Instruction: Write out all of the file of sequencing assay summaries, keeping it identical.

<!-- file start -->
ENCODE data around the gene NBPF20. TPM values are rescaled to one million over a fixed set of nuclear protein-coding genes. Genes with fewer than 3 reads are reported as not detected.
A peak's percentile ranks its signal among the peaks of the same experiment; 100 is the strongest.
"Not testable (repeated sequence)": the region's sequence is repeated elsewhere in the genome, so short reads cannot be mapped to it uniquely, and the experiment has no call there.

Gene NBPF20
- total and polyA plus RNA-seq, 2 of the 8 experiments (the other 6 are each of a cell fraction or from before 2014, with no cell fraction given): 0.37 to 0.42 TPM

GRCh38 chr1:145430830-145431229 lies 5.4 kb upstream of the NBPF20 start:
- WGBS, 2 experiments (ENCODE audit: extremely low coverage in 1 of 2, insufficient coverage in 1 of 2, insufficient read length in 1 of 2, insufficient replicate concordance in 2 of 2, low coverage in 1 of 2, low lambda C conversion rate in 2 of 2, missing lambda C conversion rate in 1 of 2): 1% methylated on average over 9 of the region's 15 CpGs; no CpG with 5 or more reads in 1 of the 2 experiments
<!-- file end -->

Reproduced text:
ENCODE data around the gene NBPF20. TPM values are rescaled to one million over a fixed set of nuclear protein-coding genes. Genes with fewer than 3 reads are reported as not detected.
A peak's percentile ranks its signal among the peaks of the same experiment; 100 is the strongest.
"Not testable (repeated sequence)": the region's sequence is repeated elsewhere in the genome, so short reads cannot be mapped to it uniquely, and the experiment has no call there.

Gene NBPF20
- total and polyA plus RNA-seq, 2 of the 8 experiments (the other 6 are each of a cell fraction or from before 2014, with no cell fraction given): 0.37 to 0.42 TPM

GRCh38 chr1:145430830-145431229 lies 5.4 kb upstream of the NBPF20 start:
- WGBS, 2 experiments (ENCODE audit: extremely low coverage in 1 of 2, insufficient coverage in 1 of 2, insufficient read length in 1 of 2, insufficient replicate concordance in 2 of 2, low coverage in 1 of 2, low lambda C conversion rate in 2 of 2, missing lambda C conversion rate in 1 of 2): 1% methylated on average over 9 of the region's 15 CpGs; no CpG with 5 or more reads in 1 of the 2 experiments